6. Meagre proactive steps taken by local MPs, MLAs, corporators and administration: Contrary to Mumbai, some other cities have responded well to the crisis. The local administration in the Cumbharjua, Goa promptly intervened and provided ration to groups of 60 migrant workers from Bihar. Similarly, in Bengaluru and Ludhiana, the administration is assuring relief to groups referred by SWAN, to some extent.

Also read: Coronavirus Lockdown: Tribal People Restless Over Sale of Minor Forest Produce

7. The vague address: The addresses provided in the list for food distribution are not clear. Often only the name of the area is mentioned and no further details are given. Another concern is that workers are afraid to step out to reach these centres, or to buy essentials, or even to withdraw money that SWAN has transferred, due to fear of police brutality.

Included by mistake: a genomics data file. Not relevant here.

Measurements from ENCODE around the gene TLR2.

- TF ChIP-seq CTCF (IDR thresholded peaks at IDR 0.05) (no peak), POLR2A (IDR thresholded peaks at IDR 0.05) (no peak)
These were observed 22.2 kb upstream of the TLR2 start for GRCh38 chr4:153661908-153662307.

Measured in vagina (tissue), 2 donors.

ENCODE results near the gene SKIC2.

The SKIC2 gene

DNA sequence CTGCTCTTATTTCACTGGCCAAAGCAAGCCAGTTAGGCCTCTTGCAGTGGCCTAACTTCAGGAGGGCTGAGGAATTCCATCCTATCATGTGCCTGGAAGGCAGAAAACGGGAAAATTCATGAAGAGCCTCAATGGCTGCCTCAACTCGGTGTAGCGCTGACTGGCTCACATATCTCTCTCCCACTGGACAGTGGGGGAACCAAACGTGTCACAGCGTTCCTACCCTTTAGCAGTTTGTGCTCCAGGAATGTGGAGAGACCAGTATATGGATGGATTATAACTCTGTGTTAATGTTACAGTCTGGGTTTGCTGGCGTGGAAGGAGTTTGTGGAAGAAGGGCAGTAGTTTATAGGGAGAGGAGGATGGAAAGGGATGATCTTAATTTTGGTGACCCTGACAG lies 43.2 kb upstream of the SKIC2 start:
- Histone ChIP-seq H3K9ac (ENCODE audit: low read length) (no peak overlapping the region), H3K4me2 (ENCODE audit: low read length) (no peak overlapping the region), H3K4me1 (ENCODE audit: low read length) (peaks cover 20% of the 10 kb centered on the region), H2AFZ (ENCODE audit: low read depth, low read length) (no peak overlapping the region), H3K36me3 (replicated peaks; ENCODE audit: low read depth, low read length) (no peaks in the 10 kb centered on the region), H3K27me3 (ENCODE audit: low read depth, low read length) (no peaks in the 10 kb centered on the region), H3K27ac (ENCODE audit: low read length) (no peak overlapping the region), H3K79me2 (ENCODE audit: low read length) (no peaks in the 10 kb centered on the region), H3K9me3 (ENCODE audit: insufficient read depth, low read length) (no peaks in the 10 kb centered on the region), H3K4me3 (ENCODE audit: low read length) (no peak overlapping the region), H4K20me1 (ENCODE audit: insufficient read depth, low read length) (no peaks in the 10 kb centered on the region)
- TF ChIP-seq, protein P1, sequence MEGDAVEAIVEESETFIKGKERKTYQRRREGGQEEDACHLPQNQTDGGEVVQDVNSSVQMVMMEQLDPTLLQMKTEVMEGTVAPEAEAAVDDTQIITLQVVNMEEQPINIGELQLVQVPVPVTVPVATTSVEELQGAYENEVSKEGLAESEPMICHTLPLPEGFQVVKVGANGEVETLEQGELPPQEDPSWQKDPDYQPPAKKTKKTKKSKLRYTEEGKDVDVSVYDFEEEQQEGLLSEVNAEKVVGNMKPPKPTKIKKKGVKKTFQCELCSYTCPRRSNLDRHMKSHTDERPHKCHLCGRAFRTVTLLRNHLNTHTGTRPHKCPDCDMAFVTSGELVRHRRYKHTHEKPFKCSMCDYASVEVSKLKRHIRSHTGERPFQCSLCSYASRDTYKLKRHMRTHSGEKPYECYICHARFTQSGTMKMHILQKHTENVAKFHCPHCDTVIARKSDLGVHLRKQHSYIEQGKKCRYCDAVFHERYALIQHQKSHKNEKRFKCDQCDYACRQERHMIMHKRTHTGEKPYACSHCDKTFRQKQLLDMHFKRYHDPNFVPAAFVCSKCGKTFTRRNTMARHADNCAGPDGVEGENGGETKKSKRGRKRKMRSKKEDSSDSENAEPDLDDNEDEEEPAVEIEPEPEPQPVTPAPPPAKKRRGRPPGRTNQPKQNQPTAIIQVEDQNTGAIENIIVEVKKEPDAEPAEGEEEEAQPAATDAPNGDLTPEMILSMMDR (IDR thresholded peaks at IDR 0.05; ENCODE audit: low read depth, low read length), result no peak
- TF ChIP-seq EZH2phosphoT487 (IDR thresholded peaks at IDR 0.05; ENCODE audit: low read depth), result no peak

8. Shiv Bhojan: Most of the stranded groups who reached out hadn’t heard of the Shiv Bhojan, which is similar to the Indira Canteens of Karnataka or the Dal-Bhaat Kendras of Jharkhand. It indeed is an admirable initiative, but the implementation has not been perfect. Affirmative action must ensure that Shiv Bhojan reaches stranded groups of migrant workers.

9. Extended lockdown, problems multiply: Most stranded groups have to pay rent to their landlords – 89% aren’t paid by their employers. Amidst this is another issue too. “Pichle do hafte, udhari ka khaana khaye hain, paise kahan se chukayenge (For the last week, we are eating food bought on borrowed money. How will we pay it back)?” said a migrant worker from Antop Hill. With the extended lockdown, existing food insecurity has simply aggravated. Moreover, they barely have any money left to travel back home post the lockdown.